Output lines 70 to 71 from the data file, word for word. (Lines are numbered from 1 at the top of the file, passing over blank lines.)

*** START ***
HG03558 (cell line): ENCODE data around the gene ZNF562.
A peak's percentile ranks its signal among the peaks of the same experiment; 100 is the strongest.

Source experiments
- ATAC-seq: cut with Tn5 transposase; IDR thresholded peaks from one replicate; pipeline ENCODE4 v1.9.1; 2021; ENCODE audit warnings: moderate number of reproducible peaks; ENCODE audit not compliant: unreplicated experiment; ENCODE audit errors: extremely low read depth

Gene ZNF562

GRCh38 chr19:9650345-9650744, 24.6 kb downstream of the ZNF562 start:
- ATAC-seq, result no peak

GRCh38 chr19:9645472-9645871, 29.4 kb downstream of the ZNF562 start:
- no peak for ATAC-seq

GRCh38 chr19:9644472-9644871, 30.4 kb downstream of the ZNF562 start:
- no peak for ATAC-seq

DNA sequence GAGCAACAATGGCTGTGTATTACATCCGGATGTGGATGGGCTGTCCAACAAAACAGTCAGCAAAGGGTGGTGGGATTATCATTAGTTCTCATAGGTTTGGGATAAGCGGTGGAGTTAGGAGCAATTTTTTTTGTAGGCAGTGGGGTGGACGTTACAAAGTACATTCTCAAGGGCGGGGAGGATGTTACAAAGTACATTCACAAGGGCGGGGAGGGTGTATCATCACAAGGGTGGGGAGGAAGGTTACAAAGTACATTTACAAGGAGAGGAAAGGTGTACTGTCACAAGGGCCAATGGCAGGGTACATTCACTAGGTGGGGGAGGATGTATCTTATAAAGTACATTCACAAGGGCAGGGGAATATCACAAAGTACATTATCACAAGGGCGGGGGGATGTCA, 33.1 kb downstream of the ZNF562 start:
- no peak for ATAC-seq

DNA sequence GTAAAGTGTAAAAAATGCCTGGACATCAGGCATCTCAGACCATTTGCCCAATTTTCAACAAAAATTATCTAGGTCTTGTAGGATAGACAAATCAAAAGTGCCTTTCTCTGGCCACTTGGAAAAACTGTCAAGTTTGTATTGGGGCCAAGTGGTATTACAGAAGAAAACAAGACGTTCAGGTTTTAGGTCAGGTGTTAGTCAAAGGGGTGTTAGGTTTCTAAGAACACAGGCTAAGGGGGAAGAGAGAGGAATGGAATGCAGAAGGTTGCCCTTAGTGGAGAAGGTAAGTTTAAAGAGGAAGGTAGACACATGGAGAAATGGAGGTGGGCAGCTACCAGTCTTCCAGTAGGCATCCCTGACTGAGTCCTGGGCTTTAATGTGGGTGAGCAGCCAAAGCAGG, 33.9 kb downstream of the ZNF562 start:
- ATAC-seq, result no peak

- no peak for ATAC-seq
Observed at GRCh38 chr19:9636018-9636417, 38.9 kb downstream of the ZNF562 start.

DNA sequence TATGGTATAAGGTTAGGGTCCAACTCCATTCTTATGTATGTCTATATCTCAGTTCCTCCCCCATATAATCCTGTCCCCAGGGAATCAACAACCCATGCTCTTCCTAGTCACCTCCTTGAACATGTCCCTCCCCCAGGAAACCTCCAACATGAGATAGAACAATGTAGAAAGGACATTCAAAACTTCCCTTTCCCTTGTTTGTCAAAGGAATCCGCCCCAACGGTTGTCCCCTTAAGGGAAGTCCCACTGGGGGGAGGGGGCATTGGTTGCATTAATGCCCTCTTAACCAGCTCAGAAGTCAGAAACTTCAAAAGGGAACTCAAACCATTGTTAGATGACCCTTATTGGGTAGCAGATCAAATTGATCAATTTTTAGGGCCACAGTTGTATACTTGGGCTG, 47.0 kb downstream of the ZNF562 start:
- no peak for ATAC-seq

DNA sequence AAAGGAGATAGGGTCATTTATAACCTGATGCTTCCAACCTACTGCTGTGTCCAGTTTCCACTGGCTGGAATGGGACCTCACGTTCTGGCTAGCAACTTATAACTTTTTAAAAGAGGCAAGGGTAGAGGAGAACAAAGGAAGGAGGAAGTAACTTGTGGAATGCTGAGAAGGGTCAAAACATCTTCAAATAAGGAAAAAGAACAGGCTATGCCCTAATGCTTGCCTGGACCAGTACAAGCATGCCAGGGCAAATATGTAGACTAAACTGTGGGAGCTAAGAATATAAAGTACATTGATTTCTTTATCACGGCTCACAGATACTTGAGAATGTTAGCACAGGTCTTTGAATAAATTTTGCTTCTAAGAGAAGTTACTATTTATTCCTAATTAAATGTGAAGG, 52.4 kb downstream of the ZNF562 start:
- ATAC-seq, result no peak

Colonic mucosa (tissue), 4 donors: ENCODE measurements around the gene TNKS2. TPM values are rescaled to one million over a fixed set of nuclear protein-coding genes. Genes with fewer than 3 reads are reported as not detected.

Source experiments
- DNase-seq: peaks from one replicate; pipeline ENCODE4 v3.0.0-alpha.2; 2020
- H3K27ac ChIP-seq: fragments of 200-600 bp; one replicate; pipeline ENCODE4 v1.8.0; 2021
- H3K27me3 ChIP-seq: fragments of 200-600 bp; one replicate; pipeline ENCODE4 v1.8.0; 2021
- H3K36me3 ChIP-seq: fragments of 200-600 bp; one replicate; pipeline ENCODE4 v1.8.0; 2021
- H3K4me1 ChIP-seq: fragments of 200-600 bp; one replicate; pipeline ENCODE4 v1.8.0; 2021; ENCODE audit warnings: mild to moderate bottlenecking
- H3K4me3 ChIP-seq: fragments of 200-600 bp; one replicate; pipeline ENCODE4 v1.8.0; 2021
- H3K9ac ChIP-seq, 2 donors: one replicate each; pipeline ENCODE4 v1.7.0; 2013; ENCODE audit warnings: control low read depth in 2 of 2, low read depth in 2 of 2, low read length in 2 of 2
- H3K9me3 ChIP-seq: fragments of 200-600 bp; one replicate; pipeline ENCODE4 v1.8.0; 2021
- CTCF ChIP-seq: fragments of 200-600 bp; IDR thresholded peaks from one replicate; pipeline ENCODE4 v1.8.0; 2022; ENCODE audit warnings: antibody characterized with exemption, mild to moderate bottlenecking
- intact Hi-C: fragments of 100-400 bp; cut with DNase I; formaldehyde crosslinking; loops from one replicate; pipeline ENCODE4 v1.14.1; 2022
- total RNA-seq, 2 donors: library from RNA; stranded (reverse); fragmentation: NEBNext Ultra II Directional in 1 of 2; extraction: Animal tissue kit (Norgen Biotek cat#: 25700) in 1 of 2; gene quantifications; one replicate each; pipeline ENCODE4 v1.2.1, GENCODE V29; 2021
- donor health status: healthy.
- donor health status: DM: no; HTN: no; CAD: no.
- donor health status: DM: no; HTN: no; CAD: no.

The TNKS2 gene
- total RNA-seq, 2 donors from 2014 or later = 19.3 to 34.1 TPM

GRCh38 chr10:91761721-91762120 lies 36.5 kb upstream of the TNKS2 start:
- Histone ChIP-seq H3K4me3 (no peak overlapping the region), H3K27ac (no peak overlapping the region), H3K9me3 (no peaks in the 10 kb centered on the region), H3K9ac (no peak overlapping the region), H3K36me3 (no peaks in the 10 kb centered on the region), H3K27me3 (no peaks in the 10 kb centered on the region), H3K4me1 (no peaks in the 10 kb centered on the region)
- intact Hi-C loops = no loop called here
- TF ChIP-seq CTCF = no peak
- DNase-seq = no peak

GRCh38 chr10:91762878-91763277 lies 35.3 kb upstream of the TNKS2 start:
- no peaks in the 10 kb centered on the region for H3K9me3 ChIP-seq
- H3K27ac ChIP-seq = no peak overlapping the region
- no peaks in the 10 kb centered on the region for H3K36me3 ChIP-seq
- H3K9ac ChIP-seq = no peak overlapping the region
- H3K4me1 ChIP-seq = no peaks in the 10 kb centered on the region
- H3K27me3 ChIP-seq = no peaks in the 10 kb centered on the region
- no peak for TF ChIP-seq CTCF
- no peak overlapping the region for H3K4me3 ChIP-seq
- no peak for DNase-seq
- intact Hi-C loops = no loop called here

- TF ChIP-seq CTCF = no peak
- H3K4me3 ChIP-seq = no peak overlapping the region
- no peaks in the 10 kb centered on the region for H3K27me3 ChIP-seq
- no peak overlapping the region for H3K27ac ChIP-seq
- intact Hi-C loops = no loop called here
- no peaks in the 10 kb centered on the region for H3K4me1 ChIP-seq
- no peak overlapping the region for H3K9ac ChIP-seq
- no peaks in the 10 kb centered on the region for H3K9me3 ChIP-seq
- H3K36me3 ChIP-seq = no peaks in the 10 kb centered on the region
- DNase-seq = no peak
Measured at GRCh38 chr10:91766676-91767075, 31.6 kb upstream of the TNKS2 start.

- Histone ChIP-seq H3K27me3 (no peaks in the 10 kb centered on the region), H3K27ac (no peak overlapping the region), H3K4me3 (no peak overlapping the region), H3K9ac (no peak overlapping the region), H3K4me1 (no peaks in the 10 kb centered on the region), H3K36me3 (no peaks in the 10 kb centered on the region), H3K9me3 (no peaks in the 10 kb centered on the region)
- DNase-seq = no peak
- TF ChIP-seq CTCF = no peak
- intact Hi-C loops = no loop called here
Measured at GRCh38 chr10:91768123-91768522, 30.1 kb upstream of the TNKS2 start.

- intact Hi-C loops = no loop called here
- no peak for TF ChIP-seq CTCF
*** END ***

- intact Hi-C loops = no loop called here
Measured at GRCh38 chr10:91768123-91768522, 30.1 kb upstream of the TNKS2 start.